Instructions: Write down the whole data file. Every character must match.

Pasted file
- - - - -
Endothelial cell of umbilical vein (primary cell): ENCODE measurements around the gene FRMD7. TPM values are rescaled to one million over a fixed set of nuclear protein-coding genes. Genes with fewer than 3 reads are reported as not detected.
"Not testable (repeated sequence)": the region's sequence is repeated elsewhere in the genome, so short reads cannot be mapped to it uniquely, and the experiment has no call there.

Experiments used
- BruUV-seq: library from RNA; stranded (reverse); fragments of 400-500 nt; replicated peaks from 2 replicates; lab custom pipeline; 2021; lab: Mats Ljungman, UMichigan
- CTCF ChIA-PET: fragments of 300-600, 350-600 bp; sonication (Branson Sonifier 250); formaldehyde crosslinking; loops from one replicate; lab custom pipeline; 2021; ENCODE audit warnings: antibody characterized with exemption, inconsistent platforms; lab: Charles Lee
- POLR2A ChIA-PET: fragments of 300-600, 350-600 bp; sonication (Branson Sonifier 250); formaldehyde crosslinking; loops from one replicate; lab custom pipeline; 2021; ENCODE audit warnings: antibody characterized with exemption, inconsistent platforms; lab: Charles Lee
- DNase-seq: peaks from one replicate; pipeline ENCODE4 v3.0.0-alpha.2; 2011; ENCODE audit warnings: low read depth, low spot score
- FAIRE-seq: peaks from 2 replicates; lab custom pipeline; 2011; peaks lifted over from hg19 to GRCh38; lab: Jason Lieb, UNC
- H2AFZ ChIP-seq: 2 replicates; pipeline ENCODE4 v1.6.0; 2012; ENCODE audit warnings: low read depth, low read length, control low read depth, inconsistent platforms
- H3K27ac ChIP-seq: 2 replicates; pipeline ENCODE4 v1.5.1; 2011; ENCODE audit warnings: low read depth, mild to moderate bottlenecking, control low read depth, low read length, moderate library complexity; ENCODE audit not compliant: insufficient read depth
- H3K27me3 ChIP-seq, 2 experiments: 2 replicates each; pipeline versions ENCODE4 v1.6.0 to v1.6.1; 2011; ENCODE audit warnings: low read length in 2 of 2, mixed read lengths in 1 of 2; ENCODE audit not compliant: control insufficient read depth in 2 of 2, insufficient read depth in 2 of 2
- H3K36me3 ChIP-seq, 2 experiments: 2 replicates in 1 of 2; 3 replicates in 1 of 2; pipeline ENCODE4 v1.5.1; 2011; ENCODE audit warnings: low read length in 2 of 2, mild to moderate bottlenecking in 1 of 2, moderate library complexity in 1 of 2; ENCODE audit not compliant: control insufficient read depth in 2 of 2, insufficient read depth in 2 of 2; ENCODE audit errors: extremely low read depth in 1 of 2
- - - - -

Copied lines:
Endothelial cell of umbilical vein (primary cell): ENCODE measurements around the gene FRMD7. TPM values are rescaled to one million over a fixed set of nuclear protein-coding genes. Genes with fewer than 3 reads are reported as not detected.
"Not testable (repeated sequence)": the region's sequence is repeated elsewhere in the genome, so short reads cannot be mapped to it uniquely, and the experiment has no call there.

Experiments used
- BruUV-seq: library from RNA; stranded (reverse); fragments of 400-500 nt; replicated peaks from 2 replicates; lab custom pipeline; 2021; lab: Mats Ljungman, UMichigan
- CTCF ChIA-PET: fragments of 300-600, 350-600 bp; sonication (Branson Sonifier 250); formaldehyde crosslinking; loops from one replicate; lab custom pipeline; 2021; ENCODE audit warnings: antibody characterized with exemption, inconsistent platforms; lab: Charles Lee
- POLR2A ChIA-PET: fragments of 300-600, 350-600 bp; sonication (Branson Sonifier 250); formaldehyde crosslinking; loops from one replicate; lab custom pipeline; 2021; ENCODE audit warnings: antibody characterized with exemption, inconsistent platforms; lab: Charles Lee
- DNase-seq: peaks from one replicate; pipeline ENCODE4 v3.0.0-alpha.2; 2011; ENCODE audit warnings: low read depth, low spot score
- FAIRE-seq: peaks from 2 replicates; lab custom pipeline; 2011; peaks lifted over from hg19 to GRCh38; lab: Jason Lieb, UNC
- H2AFZ ChIP-seq: 2 replicates; pipeline ENCODE4 v1.6.0; 2012; ENCODE audit warnings: low read depth, low read length, control low read depth, inconsistent platforms
- H3K27ac ChIP-seq: 2 replicates; pipeline ENCODE4 v1.5.1; 2011; ENCODE audit warnings: low read depth, mild to moderate bottlenecking, control low read depth, low read length, moderate library complexity; ENCODE audit not compliant: insufficient read depth
- H3K27me3 ChIP-seq, 2 experiments: 2 replicates each; pipeline versions ENCODE4 v1.6.0 to v1.6.1; 2011; ENCODE audit warnings: low read length in 2 of 2, mixed read lengths in 1 of 2; ENCODE audit not compliant: control insufficient read depth in 2 of 2, insufficient read depth in 2 of 2
- H3K36me3 ChIP-seq, 2 experiments: 2 replicates in 1 of 2; 3 replicates in 1 of 2; pipeline ENCODE4 v1.5.1; 2011; ENCODE audit warnings: low read length in 2 of 2, mild to moderate bottlenecking in 1 of 2, moderate library complexity in 1 of 2; ENCODE audit not compliant: control insufficient read depth in 2 of 2, insufficient read depth in 2 of 2; ENCODE audit errors: extremely low read depth in 1 of 2